Reviewing is pretty much the cornerstone of book blogs. It’s what draws a lot of bloggers to blogging in the first place and it’s probably the one thing that a majority of book bloggers actually have in common. Because there are so many different people who review, you’re bound to come across a lot of differing opinions about reviews, who they’re really intended for, what they should do/say, etc.
Some people view reviews as a way to help authors. I don’t think anyone views their reviews as 100% for authors and not at all for readers, but there are certainly reviewers who think of reviews as primarily something that helps authors. You review books and help more readers discover the books, leading to more sales and exposure for the author. The end goal here is not to help readers discover books, but to generate more sales, hype, etc. for the author. But really, this mindset can lead to some problems in reviewing and for this reason, I really think reviewers need to view their reviews as something that benefits readers, not authors.
I think it’s pretty easy to start viewing reviews as something that we write for authors. I know for a little while I actually fell into this mindset myself. I’d get review requests from authors who seemed so happy when I said I’d review their book and I definitely viewed these reviews as something I was doing specifically to help the author. They wanted more people to discover and read their book and I was helping them with that goal. But as I mentioned earlier in this post, if you start to review for authors rather than for readers, you can run into problems.
The biggest issue that results from this is that reviewers can pretty quickly and easily start to feel bad about writing negative or even just mediocre reviews. If you understand your review as something that you’re writing to help the author, then writing a negative review suddenly seems awful. How are you helping an author if you’re talking about how much you hated their book? This can lead to reviewers failing to be completely honest in their reviews; they’ll start sugar-coating their opinions or even flat out lying about their thoughts. If your reviews are for authors and not for readers, negative reviews no longer make sense. After all, a negative review is likely not going to help the author sell more copies of their book. But a book having a bunch of dishonest reviews? That doesn’t help anyone, especially the readers who are relying on your review to make a decision on whether or not they should read this book.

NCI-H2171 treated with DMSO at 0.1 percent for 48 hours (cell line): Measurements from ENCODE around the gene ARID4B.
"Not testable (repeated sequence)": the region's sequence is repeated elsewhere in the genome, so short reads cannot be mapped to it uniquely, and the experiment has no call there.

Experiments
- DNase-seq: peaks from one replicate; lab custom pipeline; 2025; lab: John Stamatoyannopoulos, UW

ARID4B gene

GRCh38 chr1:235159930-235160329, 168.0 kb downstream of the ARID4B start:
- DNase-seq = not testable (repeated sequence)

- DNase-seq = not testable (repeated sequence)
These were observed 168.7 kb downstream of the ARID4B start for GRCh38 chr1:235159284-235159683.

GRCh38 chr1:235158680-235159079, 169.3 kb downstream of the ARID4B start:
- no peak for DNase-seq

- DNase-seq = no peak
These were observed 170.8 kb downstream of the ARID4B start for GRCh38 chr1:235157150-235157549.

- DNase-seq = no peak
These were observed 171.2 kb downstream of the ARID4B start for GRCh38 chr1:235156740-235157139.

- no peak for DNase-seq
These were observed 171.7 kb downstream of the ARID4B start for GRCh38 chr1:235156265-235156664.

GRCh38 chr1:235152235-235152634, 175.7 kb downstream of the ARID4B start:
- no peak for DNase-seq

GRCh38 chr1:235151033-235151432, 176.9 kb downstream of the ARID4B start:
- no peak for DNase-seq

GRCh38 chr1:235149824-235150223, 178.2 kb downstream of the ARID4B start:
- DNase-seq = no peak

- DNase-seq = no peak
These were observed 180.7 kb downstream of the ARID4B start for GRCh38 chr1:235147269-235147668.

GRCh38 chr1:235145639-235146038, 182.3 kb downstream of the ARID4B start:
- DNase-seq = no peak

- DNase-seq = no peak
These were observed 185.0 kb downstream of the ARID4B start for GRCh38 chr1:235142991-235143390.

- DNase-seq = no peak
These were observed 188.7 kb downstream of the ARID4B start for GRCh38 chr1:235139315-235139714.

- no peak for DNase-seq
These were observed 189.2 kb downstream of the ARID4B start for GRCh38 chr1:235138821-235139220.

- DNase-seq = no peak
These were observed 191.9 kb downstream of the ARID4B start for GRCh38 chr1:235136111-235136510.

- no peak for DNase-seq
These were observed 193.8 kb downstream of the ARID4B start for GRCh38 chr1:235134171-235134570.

This is why I think it’s important for reviewers to understand that reviews are not meant primarily for authors. Reviews are to help readers make decisions about whether or not to invest their time, money, etc. into a book. Do reviews benefit authors in some ways? Of course! If you love a book, spread that review as much as you can! It will help more readers discover it and hopefully, that will lead to a lot more people falling in love with the book and, obviously, that helps the author who wrote the book you love so much. But I don’t want reviewers to reach a point where they are afraid to share their honest opinions about a book because they fear it will hurt the author. Simply put – and maybe this sounds harsh, but it’s true – if an author can’t write a good book, maybe they shouldn’t be trying to sell books (at least right now – improve your craft first and then try again!). Your reviews will save other readers from investing their limited time and money into a book that they won’t enjoy. Help other readers discover books they’ll enjoy and if that helps authors in the meantime, great. But if not, don’t get too hung up on it.